"This study reinforces the importance of doctors, parents and other caregivers working together to be even more vigilant in managing food allergy in children," Dr. Anthony S. Fauci, director of the National Institute of Allergy and Infectious Diseases, part of the National Institutes of Health, said in a statement.
The research is part of an ongoing observational study that enrolled 512 infants ages 3 months to 15 months who, at study entry, were allergic or who were likely to be allergic to milk or eggs, based on a positive skin test and the presence of moderate-to-severe eczema, a chronic skin condition.
The investigators are carefully tracking the children to see whether their allergies resolve or if new allergies, particularly peanut allergy, develop. The study is ongoing at research hospitals in Baltimore; Denver; Durham, N.C.; Little Rock, Ark.; and New York.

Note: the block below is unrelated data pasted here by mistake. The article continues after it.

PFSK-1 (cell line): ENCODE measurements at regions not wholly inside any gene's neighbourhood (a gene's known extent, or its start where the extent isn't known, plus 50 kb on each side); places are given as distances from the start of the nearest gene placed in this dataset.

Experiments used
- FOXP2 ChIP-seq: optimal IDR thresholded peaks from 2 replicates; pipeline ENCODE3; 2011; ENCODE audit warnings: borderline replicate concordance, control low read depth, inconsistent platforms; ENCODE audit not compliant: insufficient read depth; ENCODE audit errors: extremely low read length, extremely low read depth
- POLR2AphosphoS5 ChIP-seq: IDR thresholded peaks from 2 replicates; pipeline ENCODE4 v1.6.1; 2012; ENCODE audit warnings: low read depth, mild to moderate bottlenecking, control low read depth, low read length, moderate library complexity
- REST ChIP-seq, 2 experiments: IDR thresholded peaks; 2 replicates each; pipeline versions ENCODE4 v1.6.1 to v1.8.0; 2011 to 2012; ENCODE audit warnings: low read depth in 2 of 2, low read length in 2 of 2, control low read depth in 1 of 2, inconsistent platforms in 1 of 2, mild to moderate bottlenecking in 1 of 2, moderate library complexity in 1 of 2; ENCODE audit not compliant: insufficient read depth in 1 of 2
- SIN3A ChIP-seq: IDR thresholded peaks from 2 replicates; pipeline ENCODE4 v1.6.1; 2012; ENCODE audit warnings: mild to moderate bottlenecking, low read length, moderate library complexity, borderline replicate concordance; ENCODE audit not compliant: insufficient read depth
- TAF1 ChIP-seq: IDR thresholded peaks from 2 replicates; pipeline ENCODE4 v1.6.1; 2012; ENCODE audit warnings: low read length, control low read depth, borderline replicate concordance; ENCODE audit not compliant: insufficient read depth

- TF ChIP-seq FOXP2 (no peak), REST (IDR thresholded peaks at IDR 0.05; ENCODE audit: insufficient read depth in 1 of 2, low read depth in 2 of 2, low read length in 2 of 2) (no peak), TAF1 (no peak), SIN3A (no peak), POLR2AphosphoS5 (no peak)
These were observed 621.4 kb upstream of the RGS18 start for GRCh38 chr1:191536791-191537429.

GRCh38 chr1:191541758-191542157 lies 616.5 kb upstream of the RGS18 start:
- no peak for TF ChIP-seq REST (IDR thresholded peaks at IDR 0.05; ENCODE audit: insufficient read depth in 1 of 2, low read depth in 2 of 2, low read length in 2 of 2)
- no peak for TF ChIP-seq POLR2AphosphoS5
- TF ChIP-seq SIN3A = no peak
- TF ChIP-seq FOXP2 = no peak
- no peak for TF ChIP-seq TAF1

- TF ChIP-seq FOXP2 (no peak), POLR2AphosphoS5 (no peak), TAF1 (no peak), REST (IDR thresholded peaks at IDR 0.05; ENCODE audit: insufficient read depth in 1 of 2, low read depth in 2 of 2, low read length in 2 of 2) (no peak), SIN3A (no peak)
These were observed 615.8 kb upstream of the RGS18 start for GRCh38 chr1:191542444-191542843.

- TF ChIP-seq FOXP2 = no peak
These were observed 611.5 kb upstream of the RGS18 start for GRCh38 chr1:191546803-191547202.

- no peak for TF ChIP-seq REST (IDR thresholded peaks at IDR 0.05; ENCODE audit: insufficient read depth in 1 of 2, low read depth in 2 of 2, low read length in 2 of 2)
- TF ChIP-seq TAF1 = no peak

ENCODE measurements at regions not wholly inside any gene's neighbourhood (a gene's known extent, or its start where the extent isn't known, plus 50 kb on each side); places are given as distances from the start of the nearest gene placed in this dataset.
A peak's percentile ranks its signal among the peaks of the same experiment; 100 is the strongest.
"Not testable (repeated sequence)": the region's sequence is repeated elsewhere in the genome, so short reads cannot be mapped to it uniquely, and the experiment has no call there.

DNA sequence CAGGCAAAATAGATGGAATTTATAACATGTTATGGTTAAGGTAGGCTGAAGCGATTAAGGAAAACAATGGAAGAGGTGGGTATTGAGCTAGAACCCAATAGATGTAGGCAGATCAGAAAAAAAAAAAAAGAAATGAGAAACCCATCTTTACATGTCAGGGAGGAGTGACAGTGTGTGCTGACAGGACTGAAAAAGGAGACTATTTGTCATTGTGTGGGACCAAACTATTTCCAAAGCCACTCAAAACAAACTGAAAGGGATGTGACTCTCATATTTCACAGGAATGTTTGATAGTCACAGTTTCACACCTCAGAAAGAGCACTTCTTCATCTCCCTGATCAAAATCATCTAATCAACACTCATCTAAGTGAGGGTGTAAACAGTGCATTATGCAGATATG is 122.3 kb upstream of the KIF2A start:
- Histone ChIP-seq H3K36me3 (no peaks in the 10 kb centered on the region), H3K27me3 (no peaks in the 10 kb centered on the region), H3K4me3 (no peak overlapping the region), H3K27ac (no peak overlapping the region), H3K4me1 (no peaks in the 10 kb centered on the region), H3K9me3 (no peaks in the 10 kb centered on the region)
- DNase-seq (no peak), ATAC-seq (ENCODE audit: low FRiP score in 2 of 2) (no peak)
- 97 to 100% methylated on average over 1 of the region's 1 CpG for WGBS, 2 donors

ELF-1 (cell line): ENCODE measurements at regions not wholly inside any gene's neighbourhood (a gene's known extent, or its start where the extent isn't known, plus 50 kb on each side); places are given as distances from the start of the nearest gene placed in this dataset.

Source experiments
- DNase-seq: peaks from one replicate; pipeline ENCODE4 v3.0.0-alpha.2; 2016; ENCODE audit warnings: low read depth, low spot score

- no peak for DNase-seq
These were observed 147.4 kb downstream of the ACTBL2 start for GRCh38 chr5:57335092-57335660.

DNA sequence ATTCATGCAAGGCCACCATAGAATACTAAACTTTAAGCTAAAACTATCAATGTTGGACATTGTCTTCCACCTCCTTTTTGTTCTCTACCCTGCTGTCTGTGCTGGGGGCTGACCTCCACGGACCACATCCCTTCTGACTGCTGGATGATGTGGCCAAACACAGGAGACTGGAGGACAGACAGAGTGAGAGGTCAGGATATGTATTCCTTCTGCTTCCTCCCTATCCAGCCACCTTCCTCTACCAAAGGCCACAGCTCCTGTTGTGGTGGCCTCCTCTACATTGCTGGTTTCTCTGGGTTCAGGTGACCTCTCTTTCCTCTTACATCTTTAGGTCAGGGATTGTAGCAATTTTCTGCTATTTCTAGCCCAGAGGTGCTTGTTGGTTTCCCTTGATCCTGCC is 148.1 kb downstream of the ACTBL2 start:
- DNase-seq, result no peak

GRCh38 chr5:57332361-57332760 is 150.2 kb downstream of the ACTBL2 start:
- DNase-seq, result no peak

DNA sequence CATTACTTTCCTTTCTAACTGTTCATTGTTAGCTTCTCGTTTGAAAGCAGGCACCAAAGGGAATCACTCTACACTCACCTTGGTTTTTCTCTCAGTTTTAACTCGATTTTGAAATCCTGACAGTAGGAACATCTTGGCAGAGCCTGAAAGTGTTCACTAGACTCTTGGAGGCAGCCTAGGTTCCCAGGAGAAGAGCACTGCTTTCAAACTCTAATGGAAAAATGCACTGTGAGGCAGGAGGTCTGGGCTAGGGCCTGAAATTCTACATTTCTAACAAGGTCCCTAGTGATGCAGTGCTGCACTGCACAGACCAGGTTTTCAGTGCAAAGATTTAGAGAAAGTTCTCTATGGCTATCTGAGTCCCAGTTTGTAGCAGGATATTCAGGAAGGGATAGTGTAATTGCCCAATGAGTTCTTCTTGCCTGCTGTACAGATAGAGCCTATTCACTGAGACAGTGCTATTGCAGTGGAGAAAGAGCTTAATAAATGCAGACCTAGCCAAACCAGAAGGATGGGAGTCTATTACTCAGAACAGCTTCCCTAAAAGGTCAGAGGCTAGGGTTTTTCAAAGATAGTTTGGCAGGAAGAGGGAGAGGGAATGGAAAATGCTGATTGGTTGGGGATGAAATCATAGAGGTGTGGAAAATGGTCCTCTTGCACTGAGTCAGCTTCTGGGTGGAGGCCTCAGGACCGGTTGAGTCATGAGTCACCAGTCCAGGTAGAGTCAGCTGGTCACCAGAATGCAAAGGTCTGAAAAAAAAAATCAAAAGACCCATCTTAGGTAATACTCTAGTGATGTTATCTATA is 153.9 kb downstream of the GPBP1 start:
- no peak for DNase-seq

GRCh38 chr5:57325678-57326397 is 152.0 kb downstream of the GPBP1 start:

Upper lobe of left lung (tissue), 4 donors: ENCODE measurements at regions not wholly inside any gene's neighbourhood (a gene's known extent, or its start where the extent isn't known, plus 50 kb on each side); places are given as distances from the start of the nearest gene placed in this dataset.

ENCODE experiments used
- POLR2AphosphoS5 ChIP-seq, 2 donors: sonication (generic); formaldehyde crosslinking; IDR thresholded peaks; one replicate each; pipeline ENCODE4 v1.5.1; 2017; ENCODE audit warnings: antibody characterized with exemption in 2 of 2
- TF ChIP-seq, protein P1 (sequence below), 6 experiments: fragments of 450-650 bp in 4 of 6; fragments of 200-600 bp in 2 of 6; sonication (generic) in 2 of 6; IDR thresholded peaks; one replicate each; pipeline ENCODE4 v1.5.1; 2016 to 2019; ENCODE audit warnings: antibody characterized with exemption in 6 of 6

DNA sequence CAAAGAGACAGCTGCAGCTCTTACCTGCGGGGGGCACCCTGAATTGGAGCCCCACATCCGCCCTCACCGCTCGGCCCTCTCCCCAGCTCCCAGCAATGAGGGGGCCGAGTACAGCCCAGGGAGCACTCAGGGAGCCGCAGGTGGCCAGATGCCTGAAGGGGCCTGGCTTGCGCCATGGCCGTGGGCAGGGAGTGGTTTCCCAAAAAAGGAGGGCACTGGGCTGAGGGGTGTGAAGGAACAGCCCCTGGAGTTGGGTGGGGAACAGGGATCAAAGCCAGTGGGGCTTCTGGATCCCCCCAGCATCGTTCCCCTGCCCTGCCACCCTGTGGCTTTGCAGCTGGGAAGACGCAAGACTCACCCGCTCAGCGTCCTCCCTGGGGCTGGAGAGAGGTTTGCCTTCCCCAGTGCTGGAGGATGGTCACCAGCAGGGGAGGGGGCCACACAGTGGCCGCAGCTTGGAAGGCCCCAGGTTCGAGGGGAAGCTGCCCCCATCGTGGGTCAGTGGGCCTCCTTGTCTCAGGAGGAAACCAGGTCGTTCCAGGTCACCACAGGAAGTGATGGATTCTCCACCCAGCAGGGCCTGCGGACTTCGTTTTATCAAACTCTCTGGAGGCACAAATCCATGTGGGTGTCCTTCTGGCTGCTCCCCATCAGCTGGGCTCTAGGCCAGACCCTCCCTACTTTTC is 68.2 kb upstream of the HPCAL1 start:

The study, published in the journal Pediatrics, found 53 percent of the children had more than one reaction, with the majority of reactions being to milk, eggs or peanuts. This translated into a rate of nearly one food-allergic reaction per child per year, the researchers said.
Approximately 11 percent of the reactions were classified as severe and included symptoms such as swelling in the throat, difficulty breathing, a sudden drop in blood pressure, dizziness or fainting, the study said.
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